According to Rep. Bullock, African Americans and Latinos are faced with a racially biased criminal-justice system. She says this leads individuals to be vulnerable to discriminatory housing practices as they try to rejoin society. “Disproportionately [minorities] are also affected by the aftereffects of that, housing, employment, access benefits or even financial aid,” Bullock said.
Unfortunately, housing bias against minorities is nothing new. A Washington Post article from January 2016 discusses a test conducted in 1972, in which two people sought to rent an apartment in a building in New York City that was managed by current Republican Presidential candidate Donald J. Trump’s real estate company.
According to the article, two “government-sanctioned testers” were sent to apply to lease apartments at the Shorehaven apartment building in Brooklyn. The testers were women, one white, one African American. According to the article, when the African American woman attempted to lease an apartment, she was told “none were available.” Later, the white tester applied at the same building, and was given the choice of two available apartments.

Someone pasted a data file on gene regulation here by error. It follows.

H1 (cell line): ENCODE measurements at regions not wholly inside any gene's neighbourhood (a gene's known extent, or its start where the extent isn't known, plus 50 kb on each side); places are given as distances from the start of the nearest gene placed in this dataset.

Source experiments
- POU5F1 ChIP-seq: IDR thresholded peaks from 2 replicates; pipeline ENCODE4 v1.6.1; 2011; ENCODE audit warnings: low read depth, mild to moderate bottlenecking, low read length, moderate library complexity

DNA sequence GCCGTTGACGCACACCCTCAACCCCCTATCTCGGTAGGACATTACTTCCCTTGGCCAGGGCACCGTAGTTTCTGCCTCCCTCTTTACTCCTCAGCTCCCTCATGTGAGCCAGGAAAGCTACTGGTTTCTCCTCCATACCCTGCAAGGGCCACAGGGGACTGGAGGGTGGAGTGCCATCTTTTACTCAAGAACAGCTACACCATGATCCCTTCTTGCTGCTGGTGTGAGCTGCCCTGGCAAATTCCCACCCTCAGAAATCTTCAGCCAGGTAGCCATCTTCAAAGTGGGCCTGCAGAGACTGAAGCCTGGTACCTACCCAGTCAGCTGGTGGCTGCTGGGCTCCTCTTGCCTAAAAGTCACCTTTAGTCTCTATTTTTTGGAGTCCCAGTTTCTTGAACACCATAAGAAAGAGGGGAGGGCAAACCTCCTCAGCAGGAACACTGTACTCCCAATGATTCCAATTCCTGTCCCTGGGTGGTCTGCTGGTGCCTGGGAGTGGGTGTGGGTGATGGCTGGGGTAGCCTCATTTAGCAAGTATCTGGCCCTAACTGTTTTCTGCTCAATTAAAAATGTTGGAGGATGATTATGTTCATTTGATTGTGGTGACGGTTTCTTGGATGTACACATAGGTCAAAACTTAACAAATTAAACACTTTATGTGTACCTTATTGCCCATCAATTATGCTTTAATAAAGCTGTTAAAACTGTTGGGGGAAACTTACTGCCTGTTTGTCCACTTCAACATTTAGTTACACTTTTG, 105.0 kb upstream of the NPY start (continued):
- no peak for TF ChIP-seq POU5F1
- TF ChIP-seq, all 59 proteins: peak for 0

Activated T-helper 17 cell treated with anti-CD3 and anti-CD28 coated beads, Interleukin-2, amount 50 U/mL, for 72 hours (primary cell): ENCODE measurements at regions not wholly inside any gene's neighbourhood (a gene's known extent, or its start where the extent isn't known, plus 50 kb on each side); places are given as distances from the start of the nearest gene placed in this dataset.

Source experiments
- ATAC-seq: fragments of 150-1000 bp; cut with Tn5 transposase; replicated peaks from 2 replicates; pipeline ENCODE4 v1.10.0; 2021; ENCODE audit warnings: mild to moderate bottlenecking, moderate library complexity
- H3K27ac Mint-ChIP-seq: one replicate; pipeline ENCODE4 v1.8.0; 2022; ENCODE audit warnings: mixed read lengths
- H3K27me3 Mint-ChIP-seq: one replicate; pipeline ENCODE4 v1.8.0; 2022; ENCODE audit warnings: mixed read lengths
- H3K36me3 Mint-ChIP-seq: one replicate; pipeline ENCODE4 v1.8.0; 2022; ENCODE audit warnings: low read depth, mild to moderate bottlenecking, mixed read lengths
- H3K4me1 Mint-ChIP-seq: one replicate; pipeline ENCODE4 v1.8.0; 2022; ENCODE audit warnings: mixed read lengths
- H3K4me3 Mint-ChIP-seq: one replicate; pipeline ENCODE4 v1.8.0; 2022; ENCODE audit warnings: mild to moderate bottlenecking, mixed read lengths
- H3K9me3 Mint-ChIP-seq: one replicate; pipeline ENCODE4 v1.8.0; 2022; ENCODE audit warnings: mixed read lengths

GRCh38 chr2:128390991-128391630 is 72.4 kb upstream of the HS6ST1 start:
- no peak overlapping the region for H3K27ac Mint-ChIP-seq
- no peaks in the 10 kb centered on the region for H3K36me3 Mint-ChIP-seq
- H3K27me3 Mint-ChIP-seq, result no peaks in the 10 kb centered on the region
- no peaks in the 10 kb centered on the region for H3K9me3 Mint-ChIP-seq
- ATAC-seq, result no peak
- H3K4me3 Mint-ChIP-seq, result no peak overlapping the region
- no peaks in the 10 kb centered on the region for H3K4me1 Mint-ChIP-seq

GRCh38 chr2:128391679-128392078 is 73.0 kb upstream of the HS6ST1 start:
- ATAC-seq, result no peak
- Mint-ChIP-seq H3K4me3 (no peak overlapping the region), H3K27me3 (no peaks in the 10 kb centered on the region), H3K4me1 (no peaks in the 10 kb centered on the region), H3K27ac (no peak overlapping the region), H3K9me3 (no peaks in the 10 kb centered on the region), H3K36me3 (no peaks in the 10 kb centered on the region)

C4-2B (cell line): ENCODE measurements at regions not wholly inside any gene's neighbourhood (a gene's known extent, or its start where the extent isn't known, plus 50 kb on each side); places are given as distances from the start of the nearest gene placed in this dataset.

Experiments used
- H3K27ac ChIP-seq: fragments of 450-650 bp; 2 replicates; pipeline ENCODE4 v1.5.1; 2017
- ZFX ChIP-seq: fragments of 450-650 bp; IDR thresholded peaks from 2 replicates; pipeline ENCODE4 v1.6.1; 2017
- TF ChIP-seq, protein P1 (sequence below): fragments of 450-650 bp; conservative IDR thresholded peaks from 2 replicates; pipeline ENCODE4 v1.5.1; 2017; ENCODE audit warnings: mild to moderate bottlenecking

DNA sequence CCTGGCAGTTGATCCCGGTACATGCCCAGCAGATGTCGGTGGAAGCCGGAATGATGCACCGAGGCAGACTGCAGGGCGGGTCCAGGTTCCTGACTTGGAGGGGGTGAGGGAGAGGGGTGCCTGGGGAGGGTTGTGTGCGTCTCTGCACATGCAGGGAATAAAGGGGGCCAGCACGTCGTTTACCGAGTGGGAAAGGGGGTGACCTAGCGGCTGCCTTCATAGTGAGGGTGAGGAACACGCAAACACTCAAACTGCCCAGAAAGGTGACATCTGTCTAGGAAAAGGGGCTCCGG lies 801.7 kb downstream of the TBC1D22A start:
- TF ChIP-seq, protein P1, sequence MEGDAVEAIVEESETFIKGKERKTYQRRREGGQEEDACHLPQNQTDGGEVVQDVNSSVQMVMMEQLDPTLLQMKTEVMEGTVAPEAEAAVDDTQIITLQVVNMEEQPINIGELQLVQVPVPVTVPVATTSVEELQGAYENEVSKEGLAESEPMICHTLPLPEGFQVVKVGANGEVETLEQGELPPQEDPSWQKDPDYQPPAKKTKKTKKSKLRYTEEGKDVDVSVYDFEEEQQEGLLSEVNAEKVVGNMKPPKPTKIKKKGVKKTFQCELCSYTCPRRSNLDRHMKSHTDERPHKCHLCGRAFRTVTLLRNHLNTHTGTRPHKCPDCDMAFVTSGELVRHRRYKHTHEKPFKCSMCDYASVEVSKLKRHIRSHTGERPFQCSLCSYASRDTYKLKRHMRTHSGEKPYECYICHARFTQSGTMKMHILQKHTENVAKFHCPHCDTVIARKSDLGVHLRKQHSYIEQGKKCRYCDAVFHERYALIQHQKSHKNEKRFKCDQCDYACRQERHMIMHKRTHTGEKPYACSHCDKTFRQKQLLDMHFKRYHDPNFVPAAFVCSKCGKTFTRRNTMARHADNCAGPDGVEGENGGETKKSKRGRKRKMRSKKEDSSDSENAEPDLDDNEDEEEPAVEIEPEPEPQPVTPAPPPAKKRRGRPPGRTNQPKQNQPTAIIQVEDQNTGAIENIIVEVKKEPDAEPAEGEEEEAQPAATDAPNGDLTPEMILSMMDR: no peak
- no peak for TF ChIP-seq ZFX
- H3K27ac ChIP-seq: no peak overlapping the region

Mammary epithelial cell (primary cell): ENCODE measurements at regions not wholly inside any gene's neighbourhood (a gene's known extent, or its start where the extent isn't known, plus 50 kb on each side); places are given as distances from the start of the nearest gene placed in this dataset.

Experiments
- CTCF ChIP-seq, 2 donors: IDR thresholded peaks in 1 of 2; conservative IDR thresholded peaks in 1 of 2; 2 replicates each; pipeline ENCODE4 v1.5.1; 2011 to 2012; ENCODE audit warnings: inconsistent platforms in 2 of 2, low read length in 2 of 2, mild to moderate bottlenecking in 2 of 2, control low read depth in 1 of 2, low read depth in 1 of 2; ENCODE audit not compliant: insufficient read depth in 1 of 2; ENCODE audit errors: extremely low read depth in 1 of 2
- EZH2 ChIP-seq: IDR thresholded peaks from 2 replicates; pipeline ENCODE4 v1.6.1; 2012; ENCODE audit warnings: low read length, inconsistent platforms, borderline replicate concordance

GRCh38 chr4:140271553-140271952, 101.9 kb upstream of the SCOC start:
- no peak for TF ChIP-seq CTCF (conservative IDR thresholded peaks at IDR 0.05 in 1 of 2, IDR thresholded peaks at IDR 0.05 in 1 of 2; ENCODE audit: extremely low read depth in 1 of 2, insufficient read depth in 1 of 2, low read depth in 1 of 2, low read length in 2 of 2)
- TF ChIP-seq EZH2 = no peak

According to the Washington Post, federal investigators discovered Trump employees had marked certain applications with a “C” for “colored.” According to the article, the Justice Department filed a Civil Rights suit against Trump’s organization, accusing him of violating the 1968 Fair Housing Act.
Trump retained legal counsel from Roy Cohn, who was a top aide to Sen. Joe McCarthy during his communist witch hunt in the 1950s. The suit was eventually settled, and the Trump organization was forced to take action to ensure that they employed racially fair tactics for all applicants seeking apartments in any Trump-managed building.